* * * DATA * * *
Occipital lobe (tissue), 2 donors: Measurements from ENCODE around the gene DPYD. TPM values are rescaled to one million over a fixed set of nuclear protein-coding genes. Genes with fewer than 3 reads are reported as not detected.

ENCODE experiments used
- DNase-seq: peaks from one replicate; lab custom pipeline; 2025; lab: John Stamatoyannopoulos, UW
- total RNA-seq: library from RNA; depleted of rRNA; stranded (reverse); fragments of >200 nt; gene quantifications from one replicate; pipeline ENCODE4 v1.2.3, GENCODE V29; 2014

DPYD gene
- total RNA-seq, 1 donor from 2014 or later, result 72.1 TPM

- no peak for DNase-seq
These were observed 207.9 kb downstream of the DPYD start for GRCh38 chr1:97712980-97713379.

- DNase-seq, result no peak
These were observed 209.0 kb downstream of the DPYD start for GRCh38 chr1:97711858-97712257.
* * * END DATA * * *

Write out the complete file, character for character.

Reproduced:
Occipital lobe (tissue), 2 donors: Measurements from ENCODE around the gene DPYD. TPM values are rescaled to one million over a fixed set of nuclear protein-coding genes. Genes with fewer than 3 reads are reported as not detected.

ENCODE experiments used
- DNase-seq: peaks from one replicate; lab custom pipeline; 2025; lab: John Stamatoyannopoulos, UW
- total RNA-seq: library from RNA; depleted of rRNA; stranded (reverse); fragments of >200 nt; gene quantifications from one replicate; pipeline ENCODE4 v1.2.3, GENCODE V29; 2014

DPYD gene
- total RNA-seq, 1 donor from 2014 or later, result 72.1 TPM

- no peak for DNase-seq
These were observed 207.9 kb downstream of the DPYD start for GRCh38 chr1:97712980-97713379.

- DNase-seq, result no peak
These were observed 209.0 kb downstream of the DPYD start for GRCh38 chr1:97711858-97712257.